The third alternative is to retell it.
There is a betrayal that comes with restarting a story, especially when the details aren’t the same as the time before. When you see someone arguing against rebooting, phrases come up like “none of it mattered” and “it didn’t really happen.”
Something that people creating narratives – authors, directors, game designers – ask is that the audience believe something is true that isn’t. The bedrock answer to questions like “Was the Joker really Joe Chill?” or “When did Ma and Pa Kent find Superman?” or “How did Spock and Kirk meet?” is that the questions are meaningless. There is no Joker. No Superman. No Kirk or Spock. Gwen Stacey never fell to her death. To ask what really happened is to assert that the fictional universe in which the characters exist is as constrained and consistent as our own. We, the storytellers, have asked our audience to pretend that it is. It isn’t.
And when we let ourselves shrug off the idea that a story exists only one way – when we abandon continuity – something interesting happens.
Take the Joker. We’ve had Alan Moore’s sympathetic Joker from The Killing Joke. We’ve had the camp Cesar Romero version from the 1960s television series. We’ve had Nicholson’s Jack Napier. We’ve Mark Hamill’s madman and sometimes-lover of Harley Quinn. We’ve had Heath Leger’s icon of chaos with nothing in his pockets but knives and lint. No two of these versions could exist together in a rigorous historical continuity, and yet they’re all the Joker.
Or Sherlock Holmes. The consulting detective of Baker Street can be the original Conan Doyle invention, but my favorite versions of Holmes come from Nicholas Meyer’s novels and Steven Moffat’s A Study in Pink. And to my money, the best Holmes of all time wasn’t even named Holmes, but Daryl Zero. These characters remain recognizable.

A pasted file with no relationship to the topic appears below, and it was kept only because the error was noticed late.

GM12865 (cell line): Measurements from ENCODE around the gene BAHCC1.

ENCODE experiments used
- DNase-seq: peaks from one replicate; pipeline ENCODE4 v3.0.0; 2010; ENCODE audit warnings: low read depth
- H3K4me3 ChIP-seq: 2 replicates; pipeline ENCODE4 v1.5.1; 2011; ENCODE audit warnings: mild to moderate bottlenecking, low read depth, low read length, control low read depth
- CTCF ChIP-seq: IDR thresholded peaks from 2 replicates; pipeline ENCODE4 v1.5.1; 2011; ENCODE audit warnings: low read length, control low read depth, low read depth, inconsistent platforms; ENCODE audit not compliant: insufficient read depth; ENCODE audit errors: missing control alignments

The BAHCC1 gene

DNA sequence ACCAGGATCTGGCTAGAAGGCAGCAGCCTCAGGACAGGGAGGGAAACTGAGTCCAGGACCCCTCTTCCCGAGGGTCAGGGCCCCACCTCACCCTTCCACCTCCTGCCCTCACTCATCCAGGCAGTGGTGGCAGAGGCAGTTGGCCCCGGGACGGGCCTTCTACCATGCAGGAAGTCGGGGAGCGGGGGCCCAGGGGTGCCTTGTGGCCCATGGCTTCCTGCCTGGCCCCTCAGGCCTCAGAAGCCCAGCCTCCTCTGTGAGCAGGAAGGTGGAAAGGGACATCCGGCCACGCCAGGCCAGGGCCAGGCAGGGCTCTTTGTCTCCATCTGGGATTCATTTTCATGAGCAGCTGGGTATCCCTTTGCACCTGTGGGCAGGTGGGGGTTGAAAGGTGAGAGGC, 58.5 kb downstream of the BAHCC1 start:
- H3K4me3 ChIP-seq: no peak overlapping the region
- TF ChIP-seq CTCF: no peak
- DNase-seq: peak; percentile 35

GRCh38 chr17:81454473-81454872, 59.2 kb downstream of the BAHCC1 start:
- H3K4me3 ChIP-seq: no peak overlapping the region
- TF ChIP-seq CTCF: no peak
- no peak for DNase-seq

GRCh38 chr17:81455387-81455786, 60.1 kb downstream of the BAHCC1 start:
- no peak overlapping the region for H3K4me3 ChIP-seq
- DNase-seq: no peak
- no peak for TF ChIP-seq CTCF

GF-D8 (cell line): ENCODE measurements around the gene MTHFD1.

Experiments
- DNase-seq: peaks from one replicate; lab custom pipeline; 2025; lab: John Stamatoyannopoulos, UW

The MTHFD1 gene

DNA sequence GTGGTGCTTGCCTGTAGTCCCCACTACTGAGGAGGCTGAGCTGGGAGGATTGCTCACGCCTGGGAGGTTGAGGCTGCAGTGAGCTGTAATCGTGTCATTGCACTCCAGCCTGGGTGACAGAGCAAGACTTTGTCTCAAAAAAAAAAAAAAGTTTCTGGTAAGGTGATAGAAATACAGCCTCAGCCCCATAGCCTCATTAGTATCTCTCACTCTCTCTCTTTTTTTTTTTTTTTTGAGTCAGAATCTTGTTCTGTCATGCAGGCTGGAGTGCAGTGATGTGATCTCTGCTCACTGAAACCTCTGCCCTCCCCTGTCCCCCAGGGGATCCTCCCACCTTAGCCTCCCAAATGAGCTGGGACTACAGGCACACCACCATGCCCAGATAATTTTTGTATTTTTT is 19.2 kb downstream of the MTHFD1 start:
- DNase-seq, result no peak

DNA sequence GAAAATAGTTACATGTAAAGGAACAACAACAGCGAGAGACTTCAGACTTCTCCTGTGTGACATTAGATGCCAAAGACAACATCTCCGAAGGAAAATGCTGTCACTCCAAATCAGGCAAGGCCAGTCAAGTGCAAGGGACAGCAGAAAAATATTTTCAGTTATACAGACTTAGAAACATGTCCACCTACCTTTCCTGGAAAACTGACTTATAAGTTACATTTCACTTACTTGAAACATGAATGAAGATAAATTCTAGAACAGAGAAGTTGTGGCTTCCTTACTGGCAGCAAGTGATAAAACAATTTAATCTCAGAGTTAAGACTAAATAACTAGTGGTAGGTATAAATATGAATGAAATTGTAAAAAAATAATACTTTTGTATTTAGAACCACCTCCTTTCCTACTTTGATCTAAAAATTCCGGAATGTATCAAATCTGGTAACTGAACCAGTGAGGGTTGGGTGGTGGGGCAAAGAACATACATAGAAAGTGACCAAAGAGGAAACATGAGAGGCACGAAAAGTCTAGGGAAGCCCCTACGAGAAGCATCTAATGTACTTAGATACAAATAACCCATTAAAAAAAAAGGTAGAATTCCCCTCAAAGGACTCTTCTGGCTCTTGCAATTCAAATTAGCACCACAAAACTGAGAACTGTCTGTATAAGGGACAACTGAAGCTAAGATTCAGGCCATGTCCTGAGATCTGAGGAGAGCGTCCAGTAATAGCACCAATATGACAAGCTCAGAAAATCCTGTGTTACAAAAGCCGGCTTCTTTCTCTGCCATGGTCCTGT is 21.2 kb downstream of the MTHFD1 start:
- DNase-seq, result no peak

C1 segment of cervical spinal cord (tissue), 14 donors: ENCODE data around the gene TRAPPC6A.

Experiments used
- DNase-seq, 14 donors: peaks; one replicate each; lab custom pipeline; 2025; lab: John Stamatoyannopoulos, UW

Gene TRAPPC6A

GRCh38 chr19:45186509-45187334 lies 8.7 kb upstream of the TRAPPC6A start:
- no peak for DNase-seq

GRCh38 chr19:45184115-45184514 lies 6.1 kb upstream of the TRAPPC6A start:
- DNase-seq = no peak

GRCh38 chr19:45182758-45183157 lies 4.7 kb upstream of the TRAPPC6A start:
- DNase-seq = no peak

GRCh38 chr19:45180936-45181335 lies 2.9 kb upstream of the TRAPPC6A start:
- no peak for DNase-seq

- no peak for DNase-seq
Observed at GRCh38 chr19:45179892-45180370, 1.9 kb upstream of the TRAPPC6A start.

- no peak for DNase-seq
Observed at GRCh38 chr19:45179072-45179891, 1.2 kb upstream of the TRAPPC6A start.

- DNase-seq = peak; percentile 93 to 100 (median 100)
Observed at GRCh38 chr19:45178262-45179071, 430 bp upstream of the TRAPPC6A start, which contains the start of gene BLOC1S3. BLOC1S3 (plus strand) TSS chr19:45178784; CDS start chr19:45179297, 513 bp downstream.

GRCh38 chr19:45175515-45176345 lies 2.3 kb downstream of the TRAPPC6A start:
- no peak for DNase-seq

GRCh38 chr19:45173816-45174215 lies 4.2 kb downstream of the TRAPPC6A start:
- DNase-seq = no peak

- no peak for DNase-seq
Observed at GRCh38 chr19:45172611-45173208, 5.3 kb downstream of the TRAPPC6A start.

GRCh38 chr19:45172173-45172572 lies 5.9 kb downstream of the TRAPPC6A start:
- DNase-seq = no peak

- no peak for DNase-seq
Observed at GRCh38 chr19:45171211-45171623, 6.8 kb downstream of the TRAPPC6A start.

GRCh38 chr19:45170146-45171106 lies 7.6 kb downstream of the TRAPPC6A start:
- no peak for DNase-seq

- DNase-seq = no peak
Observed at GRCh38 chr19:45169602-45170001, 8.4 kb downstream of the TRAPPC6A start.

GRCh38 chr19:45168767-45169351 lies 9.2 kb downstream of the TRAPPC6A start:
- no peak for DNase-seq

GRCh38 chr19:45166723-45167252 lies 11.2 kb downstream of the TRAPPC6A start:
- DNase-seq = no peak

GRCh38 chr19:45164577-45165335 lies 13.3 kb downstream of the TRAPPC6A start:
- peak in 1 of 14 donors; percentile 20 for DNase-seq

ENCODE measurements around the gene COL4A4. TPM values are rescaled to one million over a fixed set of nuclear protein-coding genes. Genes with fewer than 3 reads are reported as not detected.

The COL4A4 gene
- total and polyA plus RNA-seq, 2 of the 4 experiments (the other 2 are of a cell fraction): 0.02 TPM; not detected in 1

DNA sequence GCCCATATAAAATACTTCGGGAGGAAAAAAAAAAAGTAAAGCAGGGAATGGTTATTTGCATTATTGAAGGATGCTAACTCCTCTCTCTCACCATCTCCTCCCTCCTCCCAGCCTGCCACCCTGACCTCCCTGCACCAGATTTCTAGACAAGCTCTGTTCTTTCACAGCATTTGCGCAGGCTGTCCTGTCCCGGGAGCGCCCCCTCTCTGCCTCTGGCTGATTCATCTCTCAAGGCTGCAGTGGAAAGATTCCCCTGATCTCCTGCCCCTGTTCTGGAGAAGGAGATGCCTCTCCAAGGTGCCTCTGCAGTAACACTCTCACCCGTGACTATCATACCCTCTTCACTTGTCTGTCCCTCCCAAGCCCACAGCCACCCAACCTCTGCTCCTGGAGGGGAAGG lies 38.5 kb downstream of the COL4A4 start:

When the sense of historicity goes, the stories still have boundaries. Batman is always Bruce Wayne whose parents were killed in front of him. Spiderman always loses his Uncle Ben and learns that with great power comes great responsibility. Sherlock Holmes is always accompanied by his Dr. Watson.
I would love to see Star Trek’s pilot episode The Menagerie remade with a script by Alan Moore. I imagine it becoming a reflection on identity, reality, and confinement. I would love to see it retold by Howard Waldrop, where I think it would be comforting, involved with grief and nostalgia and – knowing Waldrop – Tennessee Williams. I want to see it remade by Karen Joy Fowler. And Spike Lee. And Christopher Nolan. With every version, the story would become deeper, wider, and more interesting.
So yes, DC should go ahead. They should tell me the story again of how Kal-El came to earth and was raised by two decent people to be a good man. How Diana Prince came to be Wonder Woman, or vice versa depending on how they do it. See what they can do with Aquaman. Maybe they’ll come up with something interesting. Maybe they won’t. We’ll see.
In the larger scheme, though, I am generally in favor or reboots and retellings. It’s how stories become larger and richer than any one version. It’s how they become more like myths or folk tales.